I have started – and abandoned – a post three times trying to describe my weekend volunteering at the Haliburton Forest Ultra Race.
I wanted to talk about sleeping in the back of my car for 2 nights in a row and trying to function on only 3 hours of sleep a night.
I wanted to describe the 26 consecutive hours manning an aid station deep in the forest – trying to meet the needs of the passing runners while battling insect bites during the day and the cold temperatures (9C / 48F) during the night.
I wanted to talk about listening to the calling loons and howling wolves while sitting around a campfire under a near full-moon.
I wanted to talk about the friendships that developed among the small group of volunteers as we worked easily together – instinctively moving into tasks that needed to be done, covering for each other as the ebb and flow of runners moved through the aid station.
Instead, I found my thoughts hijacked by the very small handful of people who behaved badly.
…. runners who were disrepectful to the environment and dropped litter behind them on the trail. NEVER ACCEPTABLE ANYWHERE.
… the runner who was angry and chewed out a volunteer at our aid station because he had gotten lost on the trail inspite of the numerous flags used to mark the course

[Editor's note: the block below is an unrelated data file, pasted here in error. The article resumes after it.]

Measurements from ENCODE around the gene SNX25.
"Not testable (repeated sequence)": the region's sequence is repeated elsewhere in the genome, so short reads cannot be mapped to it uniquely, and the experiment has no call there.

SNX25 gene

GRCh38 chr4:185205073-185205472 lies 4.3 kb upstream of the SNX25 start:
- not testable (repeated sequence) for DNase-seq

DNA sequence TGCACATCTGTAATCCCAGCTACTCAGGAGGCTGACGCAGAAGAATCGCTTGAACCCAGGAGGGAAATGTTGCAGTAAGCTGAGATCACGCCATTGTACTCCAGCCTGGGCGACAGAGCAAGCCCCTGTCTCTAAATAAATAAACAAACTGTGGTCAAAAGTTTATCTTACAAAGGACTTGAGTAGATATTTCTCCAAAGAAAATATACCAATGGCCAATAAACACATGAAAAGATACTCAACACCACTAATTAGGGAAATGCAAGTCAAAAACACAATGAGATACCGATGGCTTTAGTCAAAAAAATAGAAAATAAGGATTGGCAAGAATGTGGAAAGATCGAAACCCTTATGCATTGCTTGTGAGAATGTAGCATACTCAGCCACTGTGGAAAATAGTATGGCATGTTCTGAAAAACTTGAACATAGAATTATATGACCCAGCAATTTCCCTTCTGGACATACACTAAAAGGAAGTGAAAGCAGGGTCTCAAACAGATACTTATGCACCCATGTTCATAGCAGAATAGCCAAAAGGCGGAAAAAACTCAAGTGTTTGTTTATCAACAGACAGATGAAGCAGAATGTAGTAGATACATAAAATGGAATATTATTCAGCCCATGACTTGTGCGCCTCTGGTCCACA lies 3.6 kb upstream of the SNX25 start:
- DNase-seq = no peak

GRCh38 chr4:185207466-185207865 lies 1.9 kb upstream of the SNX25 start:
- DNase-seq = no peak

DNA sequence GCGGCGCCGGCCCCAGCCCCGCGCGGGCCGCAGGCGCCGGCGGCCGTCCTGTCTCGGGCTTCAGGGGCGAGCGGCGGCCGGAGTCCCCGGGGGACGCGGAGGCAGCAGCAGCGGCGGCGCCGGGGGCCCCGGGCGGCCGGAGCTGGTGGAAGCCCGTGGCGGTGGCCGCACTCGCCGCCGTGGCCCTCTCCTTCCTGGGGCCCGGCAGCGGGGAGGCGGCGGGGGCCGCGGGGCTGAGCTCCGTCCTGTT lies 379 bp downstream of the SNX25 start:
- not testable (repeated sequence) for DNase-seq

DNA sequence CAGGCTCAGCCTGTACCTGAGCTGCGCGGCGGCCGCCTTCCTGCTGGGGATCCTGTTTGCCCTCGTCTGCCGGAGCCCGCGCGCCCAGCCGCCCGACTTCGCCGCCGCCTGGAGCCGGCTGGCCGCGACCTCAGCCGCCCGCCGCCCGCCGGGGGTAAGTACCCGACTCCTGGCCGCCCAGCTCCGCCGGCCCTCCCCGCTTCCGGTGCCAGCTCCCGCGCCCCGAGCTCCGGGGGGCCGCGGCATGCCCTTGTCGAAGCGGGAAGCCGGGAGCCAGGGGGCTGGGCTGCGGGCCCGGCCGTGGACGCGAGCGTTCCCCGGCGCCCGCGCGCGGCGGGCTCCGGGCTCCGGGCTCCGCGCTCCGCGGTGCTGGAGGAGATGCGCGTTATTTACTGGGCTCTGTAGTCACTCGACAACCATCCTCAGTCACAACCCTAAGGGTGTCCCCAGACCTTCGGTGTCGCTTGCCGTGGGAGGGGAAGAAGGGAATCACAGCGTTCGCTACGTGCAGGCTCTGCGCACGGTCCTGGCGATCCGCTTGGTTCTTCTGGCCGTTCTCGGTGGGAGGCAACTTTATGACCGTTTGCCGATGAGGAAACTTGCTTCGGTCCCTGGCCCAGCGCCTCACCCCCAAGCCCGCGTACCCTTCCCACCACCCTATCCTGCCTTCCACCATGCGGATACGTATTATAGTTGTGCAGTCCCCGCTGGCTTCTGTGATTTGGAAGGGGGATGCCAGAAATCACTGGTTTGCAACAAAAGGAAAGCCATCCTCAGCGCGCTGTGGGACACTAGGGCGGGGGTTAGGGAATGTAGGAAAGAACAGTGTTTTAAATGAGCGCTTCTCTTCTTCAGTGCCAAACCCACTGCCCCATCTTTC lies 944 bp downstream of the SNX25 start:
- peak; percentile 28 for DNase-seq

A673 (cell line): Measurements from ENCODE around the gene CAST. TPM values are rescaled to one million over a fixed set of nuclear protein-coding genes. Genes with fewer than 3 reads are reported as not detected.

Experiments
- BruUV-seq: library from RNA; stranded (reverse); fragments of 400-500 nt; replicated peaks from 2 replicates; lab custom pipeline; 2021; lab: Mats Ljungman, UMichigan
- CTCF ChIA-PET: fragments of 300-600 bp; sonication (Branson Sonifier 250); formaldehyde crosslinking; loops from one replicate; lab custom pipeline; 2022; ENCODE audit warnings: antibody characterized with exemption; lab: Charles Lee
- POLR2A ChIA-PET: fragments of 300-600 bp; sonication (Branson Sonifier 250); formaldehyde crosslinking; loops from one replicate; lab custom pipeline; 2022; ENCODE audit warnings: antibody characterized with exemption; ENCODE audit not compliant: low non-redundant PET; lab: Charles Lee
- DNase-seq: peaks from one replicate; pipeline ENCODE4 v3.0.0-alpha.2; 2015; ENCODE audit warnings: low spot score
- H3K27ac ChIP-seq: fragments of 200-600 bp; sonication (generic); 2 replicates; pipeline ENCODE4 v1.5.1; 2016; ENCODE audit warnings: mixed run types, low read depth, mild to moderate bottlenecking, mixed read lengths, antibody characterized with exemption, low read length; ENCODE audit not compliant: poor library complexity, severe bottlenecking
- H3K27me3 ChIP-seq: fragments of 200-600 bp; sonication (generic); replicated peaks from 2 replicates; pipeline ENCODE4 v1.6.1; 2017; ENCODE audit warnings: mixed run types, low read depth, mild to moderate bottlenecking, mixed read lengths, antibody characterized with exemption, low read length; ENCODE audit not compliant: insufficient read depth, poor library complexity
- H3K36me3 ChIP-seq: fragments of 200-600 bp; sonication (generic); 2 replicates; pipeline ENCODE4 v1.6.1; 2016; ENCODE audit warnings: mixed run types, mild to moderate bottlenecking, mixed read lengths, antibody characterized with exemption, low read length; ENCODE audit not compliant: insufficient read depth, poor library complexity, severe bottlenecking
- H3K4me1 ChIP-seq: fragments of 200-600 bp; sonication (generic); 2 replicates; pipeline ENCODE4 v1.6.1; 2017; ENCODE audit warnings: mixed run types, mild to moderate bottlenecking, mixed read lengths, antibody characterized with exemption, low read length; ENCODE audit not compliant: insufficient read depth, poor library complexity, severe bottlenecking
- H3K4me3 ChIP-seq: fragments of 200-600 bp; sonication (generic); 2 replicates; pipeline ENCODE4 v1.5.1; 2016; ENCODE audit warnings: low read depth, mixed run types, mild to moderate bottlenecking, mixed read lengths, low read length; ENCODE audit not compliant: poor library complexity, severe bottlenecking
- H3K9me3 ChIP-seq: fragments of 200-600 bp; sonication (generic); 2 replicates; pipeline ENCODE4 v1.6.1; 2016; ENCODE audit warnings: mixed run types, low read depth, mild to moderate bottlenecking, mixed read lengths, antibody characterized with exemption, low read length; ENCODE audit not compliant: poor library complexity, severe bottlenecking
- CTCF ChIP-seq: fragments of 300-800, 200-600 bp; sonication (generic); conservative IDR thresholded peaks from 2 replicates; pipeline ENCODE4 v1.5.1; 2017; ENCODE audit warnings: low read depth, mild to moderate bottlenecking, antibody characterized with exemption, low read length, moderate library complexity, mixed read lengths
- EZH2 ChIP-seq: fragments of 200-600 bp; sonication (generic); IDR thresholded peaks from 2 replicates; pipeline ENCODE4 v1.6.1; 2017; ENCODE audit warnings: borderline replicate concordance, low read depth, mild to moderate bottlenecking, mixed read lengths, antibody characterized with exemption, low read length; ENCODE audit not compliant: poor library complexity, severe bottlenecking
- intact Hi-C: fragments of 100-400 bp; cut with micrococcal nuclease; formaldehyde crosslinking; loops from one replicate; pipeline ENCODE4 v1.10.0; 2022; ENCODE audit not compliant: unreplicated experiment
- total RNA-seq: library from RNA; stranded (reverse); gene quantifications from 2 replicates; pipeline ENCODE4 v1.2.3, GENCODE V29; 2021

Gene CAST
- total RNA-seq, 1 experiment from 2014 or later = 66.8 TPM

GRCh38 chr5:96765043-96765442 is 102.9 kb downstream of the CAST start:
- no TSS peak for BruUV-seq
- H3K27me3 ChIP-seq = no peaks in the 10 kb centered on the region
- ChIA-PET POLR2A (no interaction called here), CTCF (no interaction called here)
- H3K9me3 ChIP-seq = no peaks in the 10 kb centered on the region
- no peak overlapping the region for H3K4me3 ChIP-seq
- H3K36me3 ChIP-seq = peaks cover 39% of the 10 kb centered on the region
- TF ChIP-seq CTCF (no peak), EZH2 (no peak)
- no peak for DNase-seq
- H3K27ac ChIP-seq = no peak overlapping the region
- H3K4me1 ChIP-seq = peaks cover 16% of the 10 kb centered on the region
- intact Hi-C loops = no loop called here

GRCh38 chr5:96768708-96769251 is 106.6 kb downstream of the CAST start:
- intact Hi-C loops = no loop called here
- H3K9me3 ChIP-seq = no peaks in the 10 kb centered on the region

…. the runner who was verbally abusive because a volunteer “was taking too long” opening a box to provide him with a PowerGel
…. a runner’s coach who failed to recognize that her athlete was suffering from dehydration and hypothermia. Instead she sent the athlete’s husband into a panic when she reported that the athlete had renal failure out on the course. The husband put himself and others in danger with his careless and erratic driving attempting to reach his wife – tossing offensive comments implying blame at the volunteers caring for her in the forest.
…. the runner who was grossly unprepared for the demands of the course and arrived at our aid station expecting that volunteers would immediately drop what they were doing to shuttle him back to the Base Camp over 20 km away.
It is unfortunate that the actions and behaviour of a bad few can taint our memories of an event, but having said that, I really had an amazing experience at Station #5 through which the 50 milers passed through twice and the 100 milers passed through four times during the 26 hours our aid station was open.
The Race Director, Helen Malmberg, and her team work for months preparing for this event and spend days afterwards to clean up the mess left behind. For 20 years they have used their personal vacation time to ensure this race happens as a positive and rewarding experience for everyone involved.
I am not inspired to ever run an Ultra race, but I am hooked on the experience as a volunteer … even if some people need lessons in appreciation and respectfulness.